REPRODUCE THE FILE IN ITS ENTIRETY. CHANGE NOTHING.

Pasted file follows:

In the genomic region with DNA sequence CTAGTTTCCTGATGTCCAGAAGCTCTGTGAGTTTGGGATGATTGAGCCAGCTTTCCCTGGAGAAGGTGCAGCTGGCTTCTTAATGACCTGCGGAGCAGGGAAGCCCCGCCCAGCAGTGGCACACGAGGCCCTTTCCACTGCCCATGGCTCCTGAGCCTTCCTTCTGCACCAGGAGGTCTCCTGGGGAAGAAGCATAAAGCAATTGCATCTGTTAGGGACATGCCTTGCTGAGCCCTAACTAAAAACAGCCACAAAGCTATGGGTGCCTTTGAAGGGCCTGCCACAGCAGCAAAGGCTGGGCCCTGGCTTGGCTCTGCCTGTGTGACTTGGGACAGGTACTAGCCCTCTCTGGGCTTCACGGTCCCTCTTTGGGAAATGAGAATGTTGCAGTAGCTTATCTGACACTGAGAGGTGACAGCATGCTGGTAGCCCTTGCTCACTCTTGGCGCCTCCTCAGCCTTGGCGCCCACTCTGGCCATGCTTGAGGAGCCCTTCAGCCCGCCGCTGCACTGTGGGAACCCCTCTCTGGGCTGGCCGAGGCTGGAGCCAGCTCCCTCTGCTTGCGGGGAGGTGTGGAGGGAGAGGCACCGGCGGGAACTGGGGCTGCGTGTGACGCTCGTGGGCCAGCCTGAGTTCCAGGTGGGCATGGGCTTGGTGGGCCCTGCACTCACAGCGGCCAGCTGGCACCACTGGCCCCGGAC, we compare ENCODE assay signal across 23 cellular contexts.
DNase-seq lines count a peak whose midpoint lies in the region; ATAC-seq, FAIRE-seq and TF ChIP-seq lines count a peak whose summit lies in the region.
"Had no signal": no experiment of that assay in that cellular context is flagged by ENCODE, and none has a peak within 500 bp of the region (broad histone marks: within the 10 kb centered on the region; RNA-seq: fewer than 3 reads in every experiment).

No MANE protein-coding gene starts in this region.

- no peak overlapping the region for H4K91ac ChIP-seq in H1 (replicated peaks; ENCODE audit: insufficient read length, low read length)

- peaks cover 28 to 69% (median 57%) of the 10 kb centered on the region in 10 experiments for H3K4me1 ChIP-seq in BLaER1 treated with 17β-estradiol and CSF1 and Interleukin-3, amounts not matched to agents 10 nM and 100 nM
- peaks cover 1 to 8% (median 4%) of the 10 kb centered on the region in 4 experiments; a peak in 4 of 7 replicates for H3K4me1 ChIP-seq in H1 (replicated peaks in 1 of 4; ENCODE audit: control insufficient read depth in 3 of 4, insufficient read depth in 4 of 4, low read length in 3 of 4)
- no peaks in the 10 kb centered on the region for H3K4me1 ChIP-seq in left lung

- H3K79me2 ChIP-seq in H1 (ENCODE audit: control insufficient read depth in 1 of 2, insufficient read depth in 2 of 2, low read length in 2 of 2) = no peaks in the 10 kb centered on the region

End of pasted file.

In the genomic region with DNA sequence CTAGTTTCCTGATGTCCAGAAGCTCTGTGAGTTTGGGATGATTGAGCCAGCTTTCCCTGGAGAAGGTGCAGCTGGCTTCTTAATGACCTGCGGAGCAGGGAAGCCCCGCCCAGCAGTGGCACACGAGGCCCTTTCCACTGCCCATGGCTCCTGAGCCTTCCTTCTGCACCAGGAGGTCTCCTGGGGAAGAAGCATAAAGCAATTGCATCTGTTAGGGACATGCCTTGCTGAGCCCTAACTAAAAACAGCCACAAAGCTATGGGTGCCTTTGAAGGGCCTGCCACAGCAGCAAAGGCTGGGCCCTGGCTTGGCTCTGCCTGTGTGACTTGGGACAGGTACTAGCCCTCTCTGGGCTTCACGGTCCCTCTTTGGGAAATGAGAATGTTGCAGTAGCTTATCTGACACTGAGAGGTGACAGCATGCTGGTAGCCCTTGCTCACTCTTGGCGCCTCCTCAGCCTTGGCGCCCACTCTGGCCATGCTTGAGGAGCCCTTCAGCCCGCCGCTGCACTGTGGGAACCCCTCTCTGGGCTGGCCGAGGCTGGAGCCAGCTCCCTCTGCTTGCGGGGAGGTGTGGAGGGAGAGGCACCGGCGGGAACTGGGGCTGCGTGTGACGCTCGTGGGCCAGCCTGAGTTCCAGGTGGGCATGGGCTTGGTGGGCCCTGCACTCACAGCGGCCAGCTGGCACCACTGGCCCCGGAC, we compare ENCODE assay signal across 23 cellular contexts.
DNase-seq lines count a peak whose midpoint lies in the region; ATAC-seq, FAIRE-seq and TF ChIP-seq lines count a peak whose summit lies in the region.
"Had no signal": no experiment of that assay in that cellular context is flagged by ENCODE, and none has a peak within 500 bp of the region (broad histone marks: within the 10 kb centered on the region; RNA-seq: fewer than 3 reads in every experiment).

No MANE protein-coding gene starts in this region.

- no peak overlapping the region for H4K91ac ChIP-seq in H1 (replicated peaks; ENCODE audit: insufficient read length, low read length)

- peaks cover 28 to 69% (median 57%) of the 10 kb centered on the region in 10 experiments for H3K4me1 ChIP-seq in BLaER1 treated with 17β-estradiol and CSF1 and Interleukin-3, amounts not matched to agents 10 nM and 100 nM
- peaks cover 1 to 8% (median 4%) of the 10 kb centered on the region in 4 experiments; a peak in 4 of 7 replicates for H3K4me1 ChIP-seq in H1 (replicated peaks in 1 of 4; ENCODE audit: control insufficient read depth in 3 of 4, insufficient read depth in 4 of 4, low read length in 3 of 4)
- no peaks in the 10 kb centered on the region for H3K4me1 ChIP-seq in left lung

- H3K79me2 ChIP-seq in H1 (ENCODE audit: control insufficient read depth in 1 of 2, insufficient read depth in 2 of 2, low read length in 2 of 2) = no peaks in the 10 kb centered on the region